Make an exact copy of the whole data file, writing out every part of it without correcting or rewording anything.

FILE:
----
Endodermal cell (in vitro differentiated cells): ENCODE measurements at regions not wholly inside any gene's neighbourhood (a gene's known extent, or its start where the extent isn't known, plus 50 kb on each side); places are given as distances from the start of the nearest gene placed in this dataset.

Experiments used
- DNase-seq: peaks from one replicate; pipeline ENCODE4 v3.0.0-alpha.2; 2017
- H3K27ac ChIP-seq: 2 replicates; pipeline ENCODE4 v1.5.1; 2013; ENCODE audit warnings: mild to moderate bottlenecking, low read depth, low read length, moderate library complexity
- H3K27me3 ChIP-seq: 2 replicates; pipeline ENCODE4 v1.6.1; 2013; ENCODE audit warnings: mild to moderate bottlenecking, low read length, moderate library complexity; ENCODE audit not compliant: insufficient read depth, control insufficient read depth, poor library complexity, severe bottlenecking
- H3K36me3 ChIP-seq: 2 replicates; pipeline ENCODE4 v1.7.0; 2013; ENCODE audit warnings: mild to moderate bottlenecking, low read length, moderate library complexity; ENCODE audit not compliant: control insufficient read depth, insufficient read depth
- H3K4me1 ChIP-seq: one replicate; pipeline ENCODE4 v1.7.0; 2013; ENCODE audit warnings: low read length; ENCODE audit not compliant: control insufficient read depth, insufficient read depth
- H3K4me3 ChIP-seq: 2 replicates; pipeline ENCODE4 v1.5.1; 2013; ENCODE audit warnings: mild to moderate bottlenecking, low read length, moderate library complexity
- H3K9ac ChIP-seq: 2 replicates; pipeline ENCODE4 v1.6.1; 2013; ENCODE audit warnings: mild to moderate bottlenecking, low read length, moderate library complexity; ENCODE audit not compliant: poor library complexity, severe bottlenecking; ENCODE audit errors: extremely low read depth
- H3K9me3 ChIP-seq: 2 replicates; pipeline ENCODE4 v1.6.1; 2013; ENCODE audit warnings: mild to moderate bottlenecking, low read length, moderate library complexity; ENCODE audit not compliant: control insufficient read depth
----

Endodermal cell (in vitro differentiated cells): ENCODE measurements at regions not wholly inside any gene's neighbourhood (a gene's known extent, or its start where the extent isn't known, plus 50 kb on each side); places are given as distances from the start of the nearest gene placed in this dataset.

Experiments used
- DNase-seq: peaks from one replicate; pipeline ENCODE4 v3.0.0-alpha.2; 2017
- H3K27ac ChIP-seq: 2 replicates; pipeline ENCODE4 v1.5.1; 2013; ENCODE audit warnings: mild to moderate bottlenecking, low read depth, low read length, moderate library complexity
- H3K27me3 ChIP-seq: 2 replicates; pipeline ENCODE4 v1.6.1; 2013; ENCODE audit warnings: mild to moderate bottlenecking, low read length, moderate library complexity; ENCODE audit not compliant: insufficient read depth, control insufficient read depth, poor library complexity, severe bottlenecking
- H3K36me3 ChIP-seq: 2 replicates; pipeline ENCODE4 v1.7.0; 2013; ENCODE audit warnings: mild to moderate bottlenecking, low read length, moderate library complexity; ENCODE audit not compliant: control insufficient read depth, insufficient read depth
- H3K4me1 ChIP-seq: one replicate; pipeline ENCODE4 v1.7.0; 2013; ENCODE audit warnings: low read length; ENCODE audit not compliant: control insufficient read depth, insufficient read depth
- H3K4me3 ChIP-seq: 2 replicates; pipeline ENCODE4 v1.5.1; 2013; ENCODE audit warnings: mild to moderate bottlenecking, low read length, moderate library complexity
- H3K9ac ChIP-seq: 2 replicates; pipeline ENCODE4 v1.6.1; 2013; ENCODE audit warnings: mild to moderate bottlenecking, low read length, moderate library complexity; ENCODE audit not compliant: poor library complexity, severe bottlenecking; ENCODE audit errors: extremely low read depth
- H3K9me3 ChIP-seq: 2 replicates; pipeline ENCODE4 v1.6.1; 2013; ENCODE audit warnings: mild to moderate bottlenecking, low read length, moderate library complexity; ENCODE audit not compliant: control insufficient read depth